Watch: Discussions From Jaipur Literature Festival's New York Edition
Complete videos from the 2019 festival
Celebrating books, ideas, and dialogue, the Jaipur Literature Festival — described as "the greatest literary show on Earth" — returned to New York for another year of lively discussions. From food, memory, and culture to issues of caste and class, black holes and the cosmos, surviving cancer, the East India Company run amok, and much more, relive this year's edition of JLF, from the organizers of the Jaipur Literature Festival, through the complete recordings of the readings and panel discussions.
Food, Memory, and Culture
Panelists, including novelist Chandrahas Choudhury, academic and scholar of food studies Krishnendu Ray, and food critics Adam Platt and Ligaya Mishan discuss the complex relationship between food, memory, and narrative.
These Lands We Call Home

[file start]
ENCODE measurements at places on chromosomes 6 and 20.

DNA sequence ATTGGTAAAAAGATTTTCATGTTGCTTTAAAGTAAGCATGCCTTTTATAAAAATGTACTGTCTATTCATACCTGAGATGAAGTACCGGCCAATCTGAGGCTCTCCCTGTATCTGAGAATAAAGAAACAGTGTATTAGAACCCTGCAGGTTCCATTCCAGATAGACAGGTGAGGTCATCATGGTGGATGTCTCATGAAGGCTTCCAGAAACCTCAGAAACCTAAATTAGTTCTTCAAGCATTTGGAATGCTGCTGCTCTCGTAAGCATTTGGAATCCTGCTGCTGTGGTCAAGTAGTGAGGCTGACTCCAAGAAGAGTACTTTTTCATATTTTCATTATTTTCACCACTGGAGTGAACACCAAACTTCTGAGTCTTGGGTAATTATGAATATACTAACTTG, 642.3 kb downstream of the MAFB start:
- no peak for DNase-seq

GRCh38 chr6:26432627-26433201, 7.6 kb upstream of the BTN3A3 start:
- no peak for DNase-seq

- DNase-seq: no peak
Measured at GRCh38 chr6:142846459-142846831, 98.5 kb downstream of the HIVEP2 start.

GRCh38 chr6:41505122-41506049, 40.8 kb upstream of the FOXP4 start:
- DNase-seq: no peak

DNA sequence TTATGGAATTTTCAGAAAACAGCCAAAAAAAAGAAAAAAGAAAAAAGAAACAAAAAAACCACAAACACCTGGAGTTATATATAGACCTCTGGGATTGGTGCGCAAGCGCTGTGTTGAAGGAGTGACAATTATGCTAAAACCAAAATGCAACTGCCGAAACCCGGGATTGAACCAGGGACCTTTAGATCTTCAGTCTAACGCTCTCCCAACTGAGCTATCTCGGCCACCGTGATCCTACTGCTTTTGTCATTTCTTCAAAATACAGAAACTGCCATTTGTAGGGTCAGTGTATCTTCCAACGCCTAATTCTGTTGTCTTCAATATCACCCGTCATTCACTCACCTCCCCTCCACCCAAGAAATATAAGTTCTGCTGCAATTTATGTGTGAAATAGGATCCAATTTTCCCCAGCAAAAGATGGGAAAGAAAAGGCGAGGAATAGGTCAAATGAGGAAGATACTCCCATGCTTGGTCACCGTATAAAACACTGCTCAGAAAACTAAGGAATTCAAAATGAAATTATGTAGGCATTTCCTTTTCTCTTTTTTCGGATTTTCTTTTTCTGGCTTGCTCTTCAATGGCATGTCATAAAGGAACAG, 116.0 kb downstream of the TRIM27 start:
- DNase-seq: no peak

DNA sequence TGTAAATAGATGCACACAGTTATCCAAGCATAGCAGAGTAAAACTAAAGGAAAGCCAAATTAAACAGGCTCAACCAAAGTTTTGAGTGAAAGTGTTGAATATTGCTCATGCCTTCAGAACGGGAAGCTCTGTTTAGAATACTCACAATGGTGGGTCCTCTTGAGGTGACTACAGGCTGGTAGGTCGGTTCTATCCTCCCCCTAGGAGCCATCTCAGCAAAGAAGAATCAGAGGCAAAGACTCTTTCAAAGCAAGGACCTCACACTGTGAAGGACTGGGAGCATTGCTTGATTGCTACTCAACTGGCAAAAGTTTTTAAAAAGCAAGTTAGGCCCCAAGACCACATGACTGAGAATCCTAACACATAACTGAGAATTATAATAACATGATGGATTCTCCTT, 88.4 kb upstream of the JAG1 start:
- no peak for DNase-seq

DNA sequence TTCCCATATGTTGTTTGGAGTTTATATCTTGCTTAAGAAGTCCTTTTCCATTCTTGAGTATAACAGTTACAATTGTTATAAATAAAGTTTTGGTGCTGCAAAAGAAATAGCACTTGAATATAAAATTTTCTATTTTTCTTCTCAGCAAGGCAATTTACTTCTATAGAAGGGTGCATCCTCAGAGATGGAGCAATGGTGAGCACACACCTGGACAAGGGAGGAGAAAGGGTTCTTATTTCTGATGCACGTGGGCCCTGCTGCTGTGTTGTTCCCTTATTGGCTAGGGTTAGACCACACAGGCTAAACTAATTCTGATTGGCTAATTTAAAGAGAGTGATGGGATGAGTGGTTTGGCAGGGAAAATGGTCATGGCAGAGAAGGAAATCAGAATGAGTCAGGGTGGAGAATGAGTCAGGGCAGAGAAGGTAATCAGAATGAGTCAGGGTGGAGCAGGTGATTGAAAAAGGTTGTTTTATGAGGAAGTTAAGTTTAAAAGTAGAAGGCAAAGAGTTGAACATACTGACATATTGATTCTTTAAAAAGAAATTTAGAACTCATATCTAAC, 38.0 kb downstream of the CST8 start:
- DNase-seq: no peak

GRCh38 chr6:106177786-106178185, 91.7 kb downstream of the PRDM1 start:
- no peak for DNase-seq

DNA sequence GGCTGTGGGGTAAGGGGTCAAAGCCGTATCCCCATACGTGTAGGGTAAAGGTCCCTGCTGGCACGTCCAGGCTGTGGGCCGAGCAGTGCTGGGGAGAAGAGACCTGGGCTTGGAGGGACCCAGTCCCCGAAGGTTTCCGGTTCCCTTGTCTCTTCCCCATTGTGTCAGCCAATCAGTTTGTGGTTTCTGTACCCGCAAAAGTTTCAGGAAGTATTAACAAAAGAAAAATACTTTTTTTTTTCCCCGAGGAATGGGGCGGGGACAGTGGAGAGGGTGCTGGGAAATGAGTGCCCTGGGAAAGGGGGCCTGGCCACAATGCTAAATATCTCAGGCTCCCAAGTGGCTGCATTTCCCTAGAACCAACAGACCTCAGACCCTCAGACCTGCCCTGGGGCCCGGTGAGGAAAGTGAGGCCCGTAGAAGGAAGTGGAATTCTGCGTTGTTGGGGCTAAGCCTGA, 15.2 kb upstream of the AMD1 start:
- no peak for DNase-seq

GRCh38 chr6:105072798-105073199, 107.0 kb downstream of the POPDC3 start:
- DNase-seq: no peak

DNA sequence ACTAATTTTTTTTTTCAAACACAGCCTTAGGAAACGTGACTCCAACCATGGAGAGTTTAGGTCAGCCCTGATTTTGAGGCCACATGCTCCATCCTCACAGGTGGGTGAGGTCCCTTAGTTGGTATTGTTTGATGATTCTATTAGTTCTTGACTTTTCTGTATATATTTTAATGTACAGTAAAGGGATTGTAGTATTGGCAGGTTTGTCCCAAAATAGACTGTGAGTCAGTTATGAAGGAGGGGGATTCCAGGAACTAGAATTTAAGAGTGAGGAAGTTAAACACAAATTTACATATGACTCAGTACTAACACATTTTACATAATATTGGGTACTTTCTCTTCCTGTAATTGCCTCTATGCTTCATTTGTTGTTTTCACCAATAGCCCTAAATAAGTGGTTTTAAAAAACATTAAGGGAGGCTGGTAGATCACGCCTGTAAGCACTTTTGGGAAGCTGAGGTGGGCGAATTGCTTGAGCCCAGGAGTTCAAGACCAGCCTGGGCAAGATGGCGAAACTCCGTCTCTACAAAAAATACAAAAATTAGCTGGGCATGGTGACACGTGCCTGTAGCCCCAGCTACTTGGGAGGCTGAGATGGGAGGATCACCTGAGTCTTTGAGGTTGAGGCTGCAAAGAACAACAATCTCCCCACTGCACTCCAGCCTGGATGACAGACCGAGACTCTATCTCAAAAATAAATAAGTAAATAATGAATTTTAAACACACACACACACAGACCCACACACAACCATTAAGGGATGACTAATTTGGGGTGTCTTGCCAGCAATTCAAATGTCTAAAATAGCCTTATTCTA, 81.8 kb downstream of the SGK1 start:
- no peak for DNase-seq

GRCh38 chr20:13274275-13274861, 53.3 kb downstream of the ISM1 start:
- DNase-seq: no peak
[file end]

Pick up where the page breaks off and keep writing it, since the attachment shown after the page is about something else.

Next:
In a discussion moderated by the feminist activist Ruchira Gupta, the panel addresses the forces of nationalism, demographics, and the economics of human movement along with their personal interpretations and stories of the lands we call home.
Caste, Color, and Gender
How does race, caste and class status, gender, and national origin, among others, factor into the myths of progress and success? Margo Jefferson, Sharmila Sen, and Yashica Dutt each share stories of how these factors have shaped their lives thus far.
Mapping the Heavens
Yale astrophysics professor Priyamvada Natarajan is known for her work mapping dark matter, dark energy, and black holes. In this presentation, she speaks of the missing pieces of the puzzle in our understanding of black holes, and discusses her research with journalism professor Sree Sreenivasan.
Bollywood actress Manisha Koirala survived ovarian cancer and wrote about the journey, along with her career milestones and lessons learned along the way, in Healed: How Cancer Gave Me a New Life. She discusses the book and the ups and downs of her life and career in a freewheeling conversation with Sanjoy K. Roy.
In The Anarchy: The Relentless Rise of the East India Company, historian William Dalrymple tells a timely cautionary tale of the first global corporate power. At the book's U.S. launch, Dalrymple details how an entire subcontinent fell under the jurisdiction of a private enterprise, answerable only to its shareholders and administered from a boardroom thousands of miles away.